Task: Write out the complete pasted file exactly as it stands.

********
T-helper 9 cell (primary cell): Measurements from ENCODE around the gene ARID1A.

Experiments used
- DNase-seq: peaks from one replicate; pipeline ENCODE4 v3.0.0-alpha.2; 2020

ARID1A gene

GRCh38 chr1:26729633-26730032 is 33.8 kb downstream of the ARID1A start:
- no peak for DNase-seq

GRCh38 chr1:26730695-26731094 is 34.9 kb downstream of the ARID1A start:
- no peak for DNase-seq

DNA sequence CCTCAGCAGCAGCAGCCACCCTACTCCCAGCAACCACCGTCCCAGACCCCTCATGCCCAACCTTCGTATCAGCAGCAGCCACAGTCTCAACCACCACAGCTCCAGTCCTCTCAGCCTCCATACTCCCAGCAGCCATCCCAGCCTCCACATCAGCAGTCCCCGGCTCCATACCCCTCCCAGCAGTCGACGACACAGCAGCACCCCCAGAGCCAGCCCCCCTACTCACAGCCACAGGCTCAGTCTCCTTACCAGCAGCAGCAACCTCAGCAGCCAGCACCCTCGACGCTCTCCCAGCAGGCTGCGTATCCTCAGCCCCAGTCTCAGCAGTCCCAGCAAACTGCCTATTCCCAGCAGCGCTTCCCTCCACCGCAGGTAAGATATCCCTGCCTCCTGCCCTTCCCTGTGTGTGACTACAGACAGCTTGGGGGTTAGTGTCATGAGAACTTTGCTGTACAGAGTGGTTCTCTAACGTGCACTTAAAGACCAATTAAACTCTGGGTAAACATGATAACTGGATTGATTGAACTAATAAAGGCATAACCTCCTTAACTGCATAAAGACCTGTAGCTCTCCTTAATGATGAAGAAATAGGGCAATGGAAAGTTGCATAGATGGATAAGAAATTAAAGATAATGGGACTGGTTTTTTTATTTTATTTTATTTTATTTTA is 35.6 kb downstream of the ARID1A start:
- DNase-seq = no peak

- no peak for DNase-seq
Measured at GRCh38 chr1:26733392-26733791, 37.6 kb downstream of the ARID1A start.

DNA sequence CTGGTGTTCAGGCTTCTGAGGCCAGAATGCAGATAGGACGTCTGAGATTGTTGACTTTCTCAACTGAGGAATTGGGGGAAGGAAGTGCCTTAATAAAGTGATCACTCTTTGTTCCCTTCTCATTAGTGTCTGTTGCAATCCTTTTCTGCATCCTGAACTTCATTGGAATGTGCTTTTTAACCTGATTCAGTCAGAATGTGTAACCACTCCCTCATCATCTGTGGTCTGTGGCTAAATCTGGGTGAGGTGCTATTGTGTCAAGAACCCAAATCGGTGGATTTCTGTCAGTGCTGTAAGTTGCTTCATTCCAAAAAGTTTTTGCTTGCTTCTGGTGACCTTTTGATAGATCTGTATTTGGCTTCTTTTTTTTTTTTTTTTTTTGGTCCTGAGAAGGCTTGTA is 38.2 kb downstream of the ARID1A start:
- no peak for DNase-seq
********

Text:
T-helper 9 cell (primary cell): Measurements from ENCODE around the gene ARID1A.

Experiments used
- DNase-seq: peaks from one replicate; pipeline ENCODE4 v3.0.0-alpha.2; 2020

ARID1A gene

GRCh38 chr1:26729633-26730032 is 33.8 kb downstream of the ARID1A start:
- no peak for DNase-seq

GRCh38 chr1:26730695-26731094 is 34.9 kb downstream of the ARID1A start:
- no peak for DNase-seq

DNA sequence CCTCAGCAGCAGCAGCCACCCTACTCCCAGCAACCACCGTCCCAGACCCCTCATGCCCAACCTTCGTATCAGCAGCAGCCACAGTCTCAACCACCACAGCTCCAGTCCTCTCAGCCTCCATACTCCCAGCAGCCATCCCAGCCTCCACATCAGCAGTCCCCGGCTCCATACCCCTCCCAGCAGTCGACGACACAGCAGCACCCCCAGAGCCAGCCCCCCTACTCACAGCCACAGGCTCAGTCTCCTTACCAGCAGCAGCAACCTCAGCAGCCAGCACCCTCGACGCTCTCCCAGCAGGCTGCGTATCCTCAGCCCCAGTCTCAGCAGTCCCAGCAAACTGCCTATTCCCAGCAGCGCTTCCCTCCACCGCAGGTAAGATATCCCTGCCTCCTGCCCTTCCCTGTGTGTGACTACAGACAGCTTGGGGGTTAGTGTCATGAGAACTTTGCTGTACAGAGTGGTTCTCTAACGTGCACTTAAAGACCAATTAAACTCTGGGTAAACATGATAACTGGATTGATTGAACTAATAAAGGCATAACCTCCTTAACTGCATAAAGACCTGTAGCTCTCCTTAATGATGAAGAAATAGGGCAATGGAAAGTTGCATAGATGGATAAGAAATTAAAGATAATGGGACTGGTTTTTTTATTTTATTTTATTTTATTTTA is 35.6 kb downstream of the ARID1A start:
- DNase-seq = no peak

- no peak for DNase-seq
Measured at GRCh38 chr1:26733392-26733791, 37.6 kb downstream of the ARID1A start.

DNA sequence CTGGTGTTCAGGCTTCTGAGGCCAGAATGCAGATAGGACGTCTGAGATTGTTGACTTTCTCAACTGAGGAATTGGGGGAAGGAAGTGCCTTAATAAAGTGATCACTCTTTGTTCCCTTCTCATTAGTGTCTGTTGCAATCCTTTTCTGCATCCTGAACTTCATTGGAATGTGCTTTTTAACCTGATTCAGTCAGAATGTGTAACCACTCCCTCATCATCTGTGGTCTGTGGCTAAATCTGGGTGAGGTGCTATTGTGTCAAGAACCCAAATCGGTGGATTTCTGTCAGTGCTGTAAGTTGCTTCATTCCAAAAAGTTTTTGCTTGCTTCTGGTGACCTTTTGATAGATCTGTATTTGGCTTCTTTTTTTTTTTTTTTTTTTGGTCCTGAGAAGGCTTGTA is 38.2 kb downstream of the ARID1A start:
- no peak for DNase-seq